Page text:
Iran Is Not a Suicide State
Retired Gen. John Abizaid is the former commander of the US Central Command, where he was the lead general in the wars in Iraq and Afghanistan from 2003 to 2007. He answered questions at a session of the Pacific Council in Los Angeles in July. NPQ participated in the discussion. Excerpts are adapted below.
NPQ | What is the best way to deal with the potential threat of a nuclear-armed Iran?
Gen. John Abizaid | The United States is now approaching the issue in the appropriate way by talking with Iran. We should talk to our enemies and tell them clearly what we expect. We did it all the time with the Soviet Union.
We need to make it very clear to the Iranians, the same way we made it clear to the Soviet Union and China, that their first use of nuclear weapons would result in the devastation of their nation.
I don’t believe Iran is a suicide state. Deterrence will work with Iran.
It is a country that has many different power centers that are competing. Despite what their crazy president says, I doubt seriously whether the Iranians are interested in starting a nuclear war.
The Israelis can take care of themselves up to a point. At that point, we and the Israelis are going to have to have a very clear conversation about what we will do if the Iranians develop and field a weapon. The relationship between the US and Israel over the next 20 years will have to go from a relationship of de-facto alliance to one of an unmistakable alliance.
The alternative to this view is war. Is a war with Iran one we want to fight at this particular time? The President of the US, whether (Barack) Obama or (John) McCain, would not be well served to take the military option off the table. But we have to always do our homework about where an attack will get us.
There are those who think we should just go after their nuclear weapons program and solve the problem in a couple of days. Yet, what about Iran’s ability to disrupt the Strait of Hormuz and stop the world oil supply? What about its ability to stir Hezbollah in Lebanon, the Shia in the south of Iraq, the Shia in the east of Saudi Arabia, the Shia in the center of Afghanistan? For every action, there is an equal and opposite reaction.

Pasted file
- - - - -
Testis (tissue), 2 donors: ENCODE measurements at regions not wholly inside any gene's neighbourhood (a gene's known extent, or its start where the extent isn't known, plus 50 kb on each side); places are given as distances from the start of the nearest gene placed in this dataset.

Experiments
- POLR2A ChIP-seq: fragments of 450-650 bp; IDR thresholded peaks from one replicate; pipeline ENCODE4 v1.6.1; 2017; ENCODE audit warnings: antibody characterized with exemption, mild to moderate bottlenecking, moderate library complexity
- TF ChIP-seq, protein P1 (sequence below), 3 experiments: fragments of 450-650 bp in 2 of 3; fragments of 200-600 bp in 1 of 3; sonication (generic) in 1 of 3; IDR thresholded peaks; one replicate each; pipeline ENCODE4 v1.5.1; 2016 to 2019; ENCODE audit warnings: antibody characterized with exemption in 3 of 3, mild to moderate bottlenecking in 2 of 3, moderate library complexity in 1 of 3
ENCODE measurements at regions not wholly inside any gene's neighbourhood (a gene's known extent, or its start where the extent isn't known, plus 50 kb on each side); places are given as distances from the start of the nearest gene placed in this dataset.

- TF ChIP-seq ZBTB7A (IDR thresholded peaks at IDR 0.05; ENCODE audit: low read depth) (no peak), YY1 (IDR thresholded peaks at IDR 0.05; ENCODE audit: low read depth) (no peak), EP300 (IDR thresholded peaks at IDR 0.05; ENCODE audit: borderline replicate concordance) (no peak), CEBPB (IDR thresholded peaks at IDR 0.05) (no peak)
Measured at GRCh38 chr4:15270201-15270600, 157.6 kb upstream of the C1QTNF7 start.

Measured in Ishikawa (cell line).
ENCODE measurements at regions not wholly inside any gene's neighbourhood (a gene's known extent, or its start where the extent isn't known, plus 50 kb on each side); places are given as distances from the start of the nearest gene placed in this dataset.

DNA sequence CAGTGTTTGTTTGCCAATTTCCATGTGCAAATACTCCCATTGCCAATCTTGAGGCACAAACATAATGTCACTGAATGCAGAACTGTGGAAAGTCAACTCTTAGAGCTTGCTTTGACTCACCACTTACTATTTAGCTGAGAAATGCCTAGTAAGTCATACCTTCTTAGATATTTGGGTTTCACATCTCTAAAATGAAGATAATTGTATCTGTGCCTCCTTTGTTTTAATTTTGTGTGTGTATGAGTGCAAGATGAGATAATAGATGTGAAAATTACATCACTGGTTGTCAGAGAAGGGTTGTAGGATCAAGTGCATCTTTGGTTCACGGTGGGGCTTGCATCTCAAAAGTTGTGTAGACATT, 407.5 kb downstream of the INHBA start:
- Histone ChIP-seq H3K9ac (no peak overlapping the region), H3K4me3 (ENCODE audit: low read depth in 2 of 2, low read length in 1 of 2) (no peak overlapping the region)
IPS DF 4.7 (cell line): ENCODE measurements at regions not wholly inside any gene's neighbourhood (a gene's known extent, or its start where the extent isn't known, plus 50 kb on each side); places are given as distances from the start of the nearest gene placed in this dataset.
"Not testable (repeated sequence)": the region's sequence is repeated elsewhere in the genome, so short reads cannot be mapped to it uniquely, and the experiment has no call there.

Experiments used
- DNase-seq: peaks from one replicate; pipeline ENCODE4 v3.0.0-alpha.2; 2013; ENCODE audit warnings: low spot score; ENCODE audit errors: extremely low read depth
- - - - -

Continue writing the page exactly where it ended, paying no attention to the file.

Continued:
The North Koreans have nuclear weapons. We’ve managed to not go to war with them. I believe that, with the help of the rest of the international community, we can steer the Iranians toward better behavior as well.
But, ultimately, you can’t bet on this Iranian government. I bet on the Iranian people. They are unhappy with this government. And they will find a way, just as they did back when they overthrew the Shah, to move on to something different. When that happens, it will be a whole different ballgame. The Iranians are a great people with a great cultural tradition.
For now, though, we have to understand that Iran is basically a weak nation just like North Korea. We shouldn’t impart to it some superhuman capability to launch weapons on warning against the US or our friends the Israelis.
We are the United States of America, the most powerful country on earth. Our moral leadership will win the day. I don’t understand why we should be running around so fearful of everybody.
NPQ | As a Middle East expert as well as a commander on the ground during these recent years of war, what are the key strategic issues you see in the future in that region?
Abizaid | There are four issues: Sunni extremists of the non-state, Osama bin Laden variety; Shiite radicalism associated with the Iranian nation state, as we’ve discussed; the festering wound of the Palestinian-Israeli conflict; and the US dependence on Middle East energy supplies.
But let’s understand the context in which we must deal with these issues.
The US is a secondary player in the Middle East; the primary player is the people in the region. And they are engaged in what I have come to regard as “the first battle of globalization.” There are those who want to move toward modernization and follow the path of globalization, which has led to much success and prosperity elsewhere. Then there are those who want to globalize Osama bin Laden-style.